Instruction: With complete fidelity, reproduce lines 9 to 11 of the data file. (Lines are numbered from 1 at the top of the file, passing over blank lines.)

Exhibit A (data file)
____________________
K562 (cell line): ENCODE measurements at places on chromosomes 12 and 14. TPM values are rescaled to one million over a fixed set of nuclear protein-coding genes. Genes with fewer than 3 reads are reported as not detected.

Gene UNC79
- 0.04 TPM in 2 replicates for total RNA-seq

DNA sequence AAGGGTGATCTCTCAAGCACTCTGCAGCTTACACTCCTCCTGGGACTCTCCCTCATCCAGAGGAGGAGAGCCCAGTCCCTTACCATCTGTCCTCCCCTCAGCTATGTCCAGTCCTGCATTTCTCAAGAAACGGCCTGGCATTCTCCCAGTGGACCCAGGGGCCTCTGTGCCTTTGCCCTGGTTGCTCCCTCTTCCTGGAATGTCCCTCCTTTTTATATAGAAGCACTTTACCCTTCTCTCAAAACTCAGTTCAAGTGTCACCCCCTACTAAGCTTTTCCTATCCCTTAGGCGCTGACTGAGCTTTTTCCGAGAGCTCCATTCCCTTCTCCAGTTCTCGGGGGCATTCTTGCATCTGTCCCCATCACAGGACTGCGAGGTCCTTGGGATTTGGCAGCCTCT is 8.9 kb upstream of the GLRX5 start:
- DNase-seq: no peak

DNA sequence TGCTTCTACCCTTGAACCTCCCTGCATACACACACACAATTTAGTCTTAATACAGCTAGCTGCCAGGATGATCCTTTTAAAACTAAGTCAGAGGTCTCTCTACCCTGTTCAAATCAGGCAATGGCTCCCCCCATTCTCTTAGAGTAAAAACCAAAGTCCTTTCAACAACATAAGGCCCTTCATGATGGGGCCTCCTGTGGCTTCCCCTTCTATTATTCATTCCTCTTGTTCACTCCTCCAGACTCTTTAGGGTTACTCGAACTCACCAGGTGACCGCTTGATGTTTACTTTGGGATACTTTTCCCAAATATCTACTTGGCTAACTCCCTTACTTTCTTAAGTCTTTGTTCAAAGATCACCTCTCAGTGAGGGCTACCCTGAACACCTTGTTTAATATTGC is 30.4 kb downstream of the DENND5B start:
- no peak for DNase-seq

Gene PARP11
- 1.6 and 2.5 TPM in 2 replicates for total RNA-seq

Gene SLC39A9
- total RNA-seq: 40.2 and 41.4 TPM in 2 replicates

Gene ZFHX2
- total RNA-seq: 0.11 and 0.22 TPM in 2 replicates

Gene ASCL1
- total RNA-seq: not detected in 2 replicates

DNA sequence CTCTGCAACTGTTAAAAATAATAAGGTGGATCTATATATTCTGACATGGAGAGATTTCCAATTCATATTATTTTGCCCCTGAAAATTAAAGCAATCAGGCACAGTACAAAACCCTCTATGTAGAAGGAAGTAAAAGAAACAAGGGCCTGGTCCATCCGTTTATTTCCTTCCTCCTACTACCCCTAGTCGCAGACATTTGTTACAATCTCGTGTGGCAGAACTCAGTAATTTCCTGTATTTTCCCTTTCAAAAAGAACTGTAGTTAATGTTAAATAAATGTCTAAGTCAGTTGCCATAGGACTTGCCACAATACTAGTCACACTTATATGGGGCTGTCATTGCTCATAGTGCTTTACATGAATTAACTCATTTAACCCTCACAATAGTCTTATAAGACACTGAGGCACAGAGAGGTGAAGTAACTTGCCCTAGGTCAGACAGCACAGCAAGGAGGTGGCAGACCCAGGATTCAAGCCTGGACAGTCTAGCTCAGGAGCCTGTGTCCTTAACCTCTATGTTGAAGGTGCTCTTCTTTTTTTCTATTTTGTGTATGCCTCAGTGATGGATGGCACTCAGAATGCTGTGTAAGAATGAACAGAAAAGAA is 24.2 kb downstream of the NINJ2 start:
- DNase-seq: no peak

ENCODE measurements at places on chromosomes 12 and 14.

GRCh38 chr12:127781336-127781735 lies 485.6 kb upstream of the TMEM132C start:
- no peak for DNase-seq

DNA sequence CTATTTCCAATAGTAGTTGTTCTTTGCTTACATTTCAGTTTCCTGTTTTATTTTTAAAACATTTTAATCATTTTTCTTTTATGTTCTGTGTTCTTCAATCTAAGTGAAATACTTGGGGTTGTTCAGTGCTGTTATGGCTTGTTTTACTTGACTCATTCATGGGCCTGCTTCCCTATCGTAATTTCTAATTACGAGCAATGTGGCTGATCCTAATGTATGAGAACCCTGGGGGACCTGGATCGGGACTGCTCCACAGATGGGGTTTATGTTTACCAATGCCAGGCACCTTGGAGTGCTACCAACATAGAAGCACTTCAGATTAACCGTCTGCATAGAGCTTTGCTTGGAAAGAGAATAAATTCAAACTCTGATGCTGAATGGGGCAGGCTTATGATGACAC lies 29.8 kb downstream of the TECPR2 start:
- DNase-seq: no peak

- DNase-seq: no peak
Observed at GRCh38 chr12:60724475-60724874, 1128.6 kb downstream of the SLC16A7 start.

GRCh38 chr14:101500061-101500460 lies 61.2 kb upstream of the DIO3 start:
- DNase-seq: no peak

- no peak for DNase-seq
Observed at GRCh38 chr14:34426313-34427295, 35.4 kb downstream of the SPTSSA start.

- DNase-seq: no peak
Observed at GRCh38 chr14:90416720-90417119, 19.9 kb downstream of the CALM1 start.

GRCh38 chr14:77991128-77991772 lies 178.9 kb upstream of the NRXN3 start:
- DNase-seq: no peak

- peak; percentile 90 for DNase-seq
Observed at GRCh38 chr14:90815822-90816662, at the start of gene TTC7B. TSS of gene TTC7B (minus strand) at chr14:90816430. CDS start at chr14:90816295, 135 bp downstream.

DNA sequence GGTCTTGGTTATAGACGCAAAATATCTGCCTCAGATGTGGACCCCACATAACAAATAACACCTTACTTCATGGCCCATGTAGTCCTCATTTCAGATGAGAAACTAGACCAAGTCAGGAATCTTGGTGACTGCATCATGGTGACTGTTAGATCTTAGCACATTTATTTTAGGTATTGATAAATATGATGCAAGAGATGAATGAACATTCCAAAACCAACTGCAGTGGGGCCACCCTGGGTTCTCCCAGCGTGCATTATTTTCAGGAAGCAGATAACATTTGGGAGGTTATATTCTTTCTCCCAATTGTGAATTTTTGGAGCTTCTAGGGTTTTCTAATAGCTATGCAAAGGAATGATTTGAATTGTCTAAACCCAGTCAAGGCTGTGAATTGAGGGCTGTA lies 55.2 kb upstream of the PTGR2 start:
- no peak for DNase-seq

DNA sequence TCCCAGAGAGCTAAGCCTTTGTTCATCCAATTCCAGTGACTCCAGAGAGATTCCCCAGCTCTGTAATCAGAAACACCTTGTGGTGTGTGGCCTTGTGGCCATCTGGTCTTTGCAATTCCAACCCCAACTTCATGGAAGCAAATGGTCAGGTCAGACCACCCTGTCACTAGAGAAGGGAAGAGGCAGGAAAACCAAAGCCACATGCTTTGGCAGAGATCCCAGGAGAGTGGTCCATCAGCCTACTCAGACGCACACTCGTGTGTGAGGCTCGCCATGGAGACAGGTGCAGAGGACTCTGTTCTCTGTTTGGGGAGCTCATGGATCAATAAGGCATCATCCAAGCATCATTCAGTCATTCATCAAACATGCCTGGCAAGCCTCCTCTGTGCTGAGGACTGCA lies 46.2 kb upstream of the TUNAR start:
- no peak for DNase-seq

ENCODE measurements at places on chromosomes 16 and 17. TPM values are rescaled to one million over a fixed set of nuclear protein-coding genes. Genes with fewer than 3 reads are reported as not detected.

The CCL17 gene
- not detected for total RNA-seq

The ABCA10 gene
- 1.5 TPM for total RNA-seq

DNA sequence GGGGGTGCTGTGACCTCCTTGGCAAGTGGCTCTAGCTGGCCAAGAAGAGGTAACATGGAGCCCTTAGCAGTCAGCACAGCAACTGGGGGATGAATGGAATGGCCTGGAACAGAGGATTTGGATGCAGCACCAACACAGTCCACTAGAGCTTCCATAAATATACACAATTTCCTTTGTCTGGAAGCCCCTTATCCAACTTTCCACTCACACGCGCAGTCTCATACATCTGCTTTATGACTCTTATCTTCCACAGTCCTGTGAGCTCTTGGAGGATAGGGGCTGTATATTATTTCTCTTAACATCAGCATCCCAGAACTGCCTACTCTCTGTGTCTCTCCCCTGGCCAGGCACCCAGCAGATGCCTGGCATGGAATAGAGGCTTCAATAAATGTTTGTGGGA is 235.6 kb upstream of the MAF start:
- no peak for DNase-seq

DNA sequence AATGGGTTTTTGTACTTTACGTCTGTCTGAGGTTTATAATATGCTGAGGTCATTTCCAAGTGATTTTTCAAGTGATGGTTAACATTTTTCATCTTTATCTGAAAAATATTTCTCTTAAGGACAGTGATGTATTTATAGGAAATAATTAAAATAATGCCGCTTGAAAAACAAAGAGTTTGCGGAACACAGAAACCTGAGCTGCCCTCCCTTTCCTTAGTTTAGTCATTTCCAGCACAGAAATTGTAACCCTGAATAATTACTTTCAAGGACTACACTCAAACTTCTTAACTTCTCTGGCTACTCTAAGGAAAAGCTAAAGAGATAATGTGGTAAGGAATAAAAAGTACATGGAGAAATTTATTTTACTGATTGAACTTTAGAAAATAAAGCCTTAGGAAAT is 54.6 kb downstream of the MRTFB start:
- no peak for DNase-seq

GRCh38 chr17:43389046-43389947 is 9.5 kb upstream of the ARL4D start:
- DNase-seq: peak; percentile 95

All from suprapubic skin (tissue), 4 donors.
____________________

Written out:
- 1.6 and 2.5 TPM in 2 replicates for total RNA-seq

Gene SLC39A9
- total RNA-seq: 40.2 and 41.4 TPM in 2 replicates